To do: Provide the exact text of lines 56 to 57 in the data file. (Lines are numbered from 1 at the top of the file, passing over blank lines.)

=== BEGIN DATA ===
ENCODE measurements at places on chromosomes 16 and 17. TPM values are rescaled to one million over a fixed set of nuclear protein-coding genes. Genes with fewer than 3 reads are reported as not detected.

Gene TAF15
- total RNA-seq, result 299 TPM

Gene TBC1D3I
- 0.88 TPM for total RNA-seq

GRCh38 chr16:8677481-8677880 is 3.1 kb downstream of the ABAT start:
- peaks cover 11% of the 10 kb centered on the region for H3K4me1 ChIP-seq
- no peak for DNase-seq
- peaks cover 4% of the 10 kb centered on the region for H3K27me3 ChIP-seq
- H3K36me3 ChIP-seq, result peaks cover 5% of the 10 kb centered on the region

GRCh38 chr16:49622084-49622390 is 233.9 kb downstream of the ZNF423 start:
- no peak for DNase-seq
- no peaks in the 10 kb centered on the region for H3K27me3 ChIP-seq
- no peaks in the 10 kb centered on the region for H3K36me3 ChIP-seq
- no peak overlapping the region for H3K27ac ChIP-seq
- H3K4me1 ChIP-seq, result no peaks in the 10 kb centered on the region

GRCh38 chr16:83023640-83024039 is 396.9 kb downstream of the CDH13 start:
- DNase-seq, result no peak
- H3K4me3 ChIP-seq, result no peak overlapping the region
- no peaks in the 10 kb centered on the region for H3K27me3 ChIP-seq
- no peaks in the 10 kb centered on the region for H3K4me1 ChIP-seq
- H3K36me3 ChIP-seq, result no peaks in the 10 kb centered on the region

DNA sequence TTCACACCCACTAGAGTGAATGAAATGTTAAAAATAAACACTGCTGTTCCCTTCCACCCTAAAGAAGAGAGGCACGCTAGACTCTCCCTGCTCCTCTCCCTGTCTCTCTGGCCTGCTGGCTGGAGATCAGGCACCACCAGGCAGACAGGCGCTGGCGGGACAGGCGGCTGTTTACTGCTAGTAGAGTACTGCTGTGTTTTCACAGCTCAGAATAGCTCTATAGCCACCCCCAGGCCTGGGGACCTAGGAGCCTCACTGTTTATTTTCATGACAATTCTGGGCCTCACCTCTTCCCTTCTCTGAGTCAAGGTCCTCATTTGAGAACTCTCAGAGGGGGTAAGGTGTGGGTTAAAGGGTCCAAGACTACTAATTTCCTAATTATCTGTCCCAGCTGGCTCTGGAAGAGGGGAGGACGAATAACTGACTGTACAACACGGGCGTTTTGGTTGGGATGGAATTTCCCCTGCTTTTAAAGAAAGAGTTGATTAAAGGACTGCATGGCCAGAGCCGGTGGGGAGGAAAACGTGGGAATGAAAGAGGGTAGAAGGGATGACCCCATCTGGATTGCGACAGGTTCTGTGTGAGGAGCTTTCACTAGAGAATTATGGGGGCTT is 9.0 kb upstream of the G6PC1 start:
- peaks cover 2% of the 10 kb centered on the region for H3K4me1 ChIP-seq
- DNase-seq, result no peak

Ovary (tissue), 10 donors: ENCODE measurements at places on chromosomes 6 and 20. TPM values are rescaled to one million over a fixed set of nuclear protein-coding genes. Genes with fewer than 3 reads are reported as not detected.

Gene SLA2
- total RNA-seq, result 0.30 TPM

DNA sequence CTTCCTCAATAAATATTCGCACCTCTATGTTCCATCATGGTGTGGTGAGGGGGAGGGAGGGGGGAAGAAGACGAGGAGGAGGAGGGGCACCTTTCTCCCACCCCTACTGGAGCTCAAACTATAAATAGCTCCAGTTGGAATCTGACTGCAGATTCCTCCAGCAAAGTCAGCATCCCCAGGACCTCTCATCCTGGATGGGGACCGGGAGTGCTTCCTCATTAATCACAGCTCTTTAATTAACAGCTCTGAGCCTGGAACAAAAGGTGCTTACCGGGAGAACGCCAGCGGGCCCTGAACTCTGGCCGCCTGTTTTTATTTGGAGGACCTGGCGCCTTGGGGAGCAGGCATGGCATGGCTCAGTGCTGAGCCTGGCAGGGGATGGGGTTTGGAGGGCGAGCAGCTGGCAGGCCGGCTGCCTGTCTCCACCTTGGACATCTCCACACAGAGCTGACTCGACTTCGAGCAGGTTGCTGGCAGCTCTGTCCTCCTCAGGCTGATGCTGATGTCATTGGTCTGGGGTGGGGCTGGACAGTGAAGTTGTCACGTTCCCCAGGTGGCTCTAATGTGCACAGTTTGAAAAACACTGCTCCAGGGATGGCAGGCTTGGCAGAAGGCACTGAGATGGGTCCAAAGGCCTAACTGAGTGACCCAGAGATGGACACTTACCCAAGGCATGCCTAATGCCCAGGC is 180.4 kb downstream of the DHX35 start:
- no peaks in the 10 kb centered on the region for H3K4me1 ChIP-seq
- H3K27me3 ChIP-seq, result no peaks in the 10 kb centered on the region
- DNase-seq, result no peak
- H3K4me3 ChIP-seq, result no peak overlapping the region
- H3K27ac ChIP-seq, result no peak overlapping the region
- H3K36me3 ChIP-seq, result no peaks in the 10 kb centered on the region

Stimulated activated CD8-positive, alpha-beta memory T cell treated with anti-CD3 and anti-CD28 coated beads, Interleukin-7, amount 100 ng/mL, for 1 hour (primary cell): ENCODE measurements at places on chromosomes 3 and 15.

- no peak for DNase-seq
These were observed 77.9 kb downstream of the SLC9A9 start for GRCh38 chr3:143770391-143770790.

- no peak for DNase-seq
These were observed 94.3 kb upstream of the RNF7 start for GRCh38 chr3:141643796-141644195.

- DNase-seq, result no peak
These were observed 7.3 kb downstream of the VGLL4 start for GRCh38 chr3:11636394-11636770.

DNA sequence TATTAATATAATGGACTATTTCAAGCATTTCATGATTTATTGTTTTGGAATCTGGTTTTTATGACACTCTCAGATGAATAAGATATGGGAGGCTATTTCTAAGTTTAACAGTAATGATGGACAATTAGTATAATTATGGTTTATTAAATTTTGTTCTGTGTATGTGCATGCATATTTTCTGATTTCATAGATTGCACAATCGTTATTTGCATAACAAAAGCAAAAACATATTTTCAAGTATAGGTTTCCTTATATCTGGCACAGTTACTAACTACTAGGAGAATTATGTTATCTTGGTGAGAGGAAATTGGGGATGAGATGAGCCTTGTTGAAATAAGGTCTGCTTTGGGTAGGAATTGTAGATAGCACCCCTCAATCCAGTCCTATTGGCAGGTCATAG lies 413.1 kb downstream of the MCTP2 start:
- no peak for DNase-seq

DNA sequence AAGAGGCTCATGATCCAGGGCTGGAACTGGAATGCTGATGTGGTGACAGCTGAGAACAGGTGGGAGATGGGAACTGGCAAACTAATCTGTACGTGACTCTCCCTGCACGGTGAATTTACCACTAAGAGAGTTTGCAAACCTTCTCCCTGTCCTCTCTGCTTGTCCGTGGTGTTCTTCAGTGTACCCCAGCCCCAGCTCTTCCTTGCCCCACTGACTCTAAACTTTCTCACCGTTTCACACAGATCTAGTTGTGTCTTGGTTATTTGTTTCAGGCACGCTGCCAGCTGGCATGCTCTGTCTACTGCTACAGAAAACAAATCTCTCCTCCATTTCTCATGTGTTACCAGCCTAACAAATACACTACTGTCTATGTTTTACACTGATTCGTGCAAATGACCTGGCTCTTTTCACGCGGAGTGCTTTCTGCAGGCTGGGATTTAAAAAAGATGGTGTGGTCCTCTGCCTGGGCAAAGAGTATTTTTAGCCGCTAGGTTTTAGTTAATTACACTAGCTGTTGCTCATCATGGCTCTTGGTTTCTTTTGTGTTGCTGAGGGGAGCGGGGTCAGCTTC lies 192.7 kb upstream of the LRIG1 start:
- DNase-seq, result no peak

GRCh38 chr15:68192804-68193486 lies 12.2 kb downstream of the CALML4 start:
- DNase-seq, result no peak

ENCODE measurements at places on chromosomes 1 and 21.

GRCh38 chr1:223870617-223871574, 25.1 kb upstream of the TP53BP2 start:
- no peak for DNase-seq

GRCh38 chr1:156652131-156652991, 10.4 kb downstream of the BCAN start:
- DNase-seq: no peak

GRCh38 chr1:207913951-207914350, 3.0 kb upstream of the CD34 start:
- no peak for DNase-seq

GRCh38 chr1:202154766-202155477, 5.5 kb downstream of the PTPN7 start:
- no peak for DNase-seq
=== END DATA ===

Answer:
GRCh38 chr1:202154766-202155477, 5.5 kb downstream of the PTPN7 start:
- no peak for DNase-seq